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Problem discovery, the overlooked piece of the innovation puzzle in the public sector

Written by Robert Chiu, Principal Advisor – Stats NZ Tatauranga Aotearoa

The increasing rate of change due to rapid advances in technology is finally a topic of mainstream conversation. Just recently, the programme ‘What’s Next’ on New Zealand television introduced the topic of disruptive change, which was met with high levels of public engagement.

The New Zealand public sector has acknowledge this and the need for government to update its approach to reflect the changing needs of citizens. Economic Development Minister Simon Bridges recently said: “The fast-paced iterative model of solving problems fosters exactly the sort of innovation we need to keep our economy growing strongly and put customers at the centre of everything we do”. It is extremely positive that this is a topic of senior public sector leader discussion, however the change needed to enable this within the public sector remains a challenge.

The current system and its problems

Generally speaking, the mechanism for problem solving in the public sector operates under the benefits/risk ‘arms race’ model. Investment in projects is based on which business case has the most assumed benefits and highest risk of no investment to the business. Therefore there is an incentive to group smaller problems together. Most investment decisions will favour these projects, as the scale of the problem infers the scale of risk to the business, thus higher prioritisation. This forms the basis for massive multi-year projects requiring large investment.

However, often we hear stories of projects going over budget and not delivering on the assumed benefits in the public sector. Why? Because the system does not address two modern issues in problem solving:

  • It doesn’t account for the shortened time frames for problem solving from changing customer needs in an environment of rapid digital change.
  • The increase in complexity of projects when problems are incentivised to be large and complex.

What can we do?

Firstly, problems and benefits are typically based on expert opinion. Performing a problem discovery exercise as a prerequisite for investment provides additional assurances and lowers the risk profile by:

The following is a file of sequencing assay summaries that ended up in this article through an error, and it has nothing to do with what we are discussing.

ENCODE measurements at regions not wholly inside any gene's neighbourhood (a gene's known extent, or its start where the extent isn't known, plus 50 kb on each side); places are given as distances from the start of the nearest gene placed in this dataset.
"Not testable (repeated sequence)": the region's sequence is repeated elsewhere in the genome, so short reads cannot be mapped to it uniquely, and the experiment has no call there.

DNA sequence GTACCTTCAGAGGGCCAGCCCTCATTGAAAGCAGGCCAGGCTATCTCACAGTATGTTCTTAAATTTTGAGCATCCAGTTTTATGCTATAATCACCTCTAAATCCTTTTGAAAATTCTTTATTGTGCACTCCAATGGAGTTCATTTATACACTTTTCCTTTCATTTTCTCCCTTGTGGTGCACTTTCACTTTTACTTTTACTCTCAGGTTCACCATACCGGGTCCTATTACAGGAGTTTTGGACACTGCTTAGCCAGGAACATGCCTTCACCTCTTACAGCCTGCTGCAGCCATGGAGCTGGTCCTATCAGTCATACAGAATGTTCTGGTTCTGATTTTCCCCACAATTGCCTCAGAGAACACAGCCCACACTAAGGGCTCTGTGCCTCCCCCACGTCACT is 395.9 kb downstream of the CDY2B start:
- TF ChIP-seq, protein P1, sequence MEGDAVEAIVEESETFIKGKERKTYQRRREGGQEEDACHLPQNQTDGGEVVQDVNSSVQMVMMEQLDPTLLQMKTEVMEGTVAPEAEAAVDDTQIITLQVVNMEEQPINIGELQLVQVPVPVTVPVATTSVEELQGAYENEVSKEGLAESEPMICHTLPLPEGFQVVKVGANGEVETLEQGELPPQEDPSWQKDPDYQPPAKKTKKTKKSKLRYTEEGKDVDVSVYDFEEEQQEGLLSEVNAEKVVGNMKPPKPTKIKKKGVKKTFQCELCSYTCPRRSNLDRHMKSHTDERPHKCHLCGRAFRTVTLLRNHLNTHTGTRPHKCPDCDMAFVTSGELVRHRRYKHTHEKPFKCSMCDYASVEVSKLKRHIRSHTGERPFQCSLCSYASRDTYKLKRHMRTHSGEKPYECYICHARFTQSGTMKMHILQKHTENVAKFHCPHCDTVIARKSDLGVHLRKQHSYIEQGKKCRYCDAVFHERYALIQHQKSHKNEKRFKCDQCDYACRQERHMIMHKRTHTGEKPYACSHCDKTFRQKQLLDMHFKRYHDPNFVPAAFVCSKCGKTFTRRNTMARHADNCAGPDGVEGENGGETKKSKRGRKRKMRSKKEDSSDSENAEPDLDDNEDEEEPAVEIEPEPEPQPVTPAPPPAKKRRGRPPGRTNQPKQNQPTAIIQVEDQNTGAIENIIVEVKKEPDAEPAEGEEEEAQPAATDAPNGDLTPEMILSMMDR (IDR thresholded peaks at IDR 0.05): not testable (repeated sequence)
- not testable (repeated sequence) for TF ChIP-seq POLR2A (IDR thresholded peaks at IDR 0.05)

• Providing a secondary data point to validate the expert opinion.
  • Providing timely evidence that provides insight and feedback on the changing environment.
  • Minimising the investment risk since problem discovery requires small investment, if a valid problem is not found, the sunk cost is limited, the learnings immediate.

Secondly, when projects and problems are combined, the risks and complexity are increased exponentially, not linearly, this is the main reason why projects fail. By breaking down big problems into small manageable parts, it increases the successful delivery of benefits by:

  • Reducing the complexity of the problem by significantly reducing the number of dependencies and moving parts in the project.
  • Incorporating a rapid feedback loop to improve decision making for later pieces of work.
  • Allows flexibility in problem solving, because reducing dependencies allows you to re-evaluate your approach as each part is completed.
  • Deliver benefits more quickly, since the timeframes are smaller.

Practicing what is being preached

There is an increasing demand for innovation in the public sector. Traditional approaches to problem solving display some obvious gaps in addressing the modern needs and demands of citizens. The current system is deeply ingrained in the public service and to change this system will involve considerable time and effort. However, to practice what is being preached we need to take on small, manageable parts of this problem, starting with applying the two suggestions of introducing problem discovery into your problem solving process, and breaking problems into manageable chunks.

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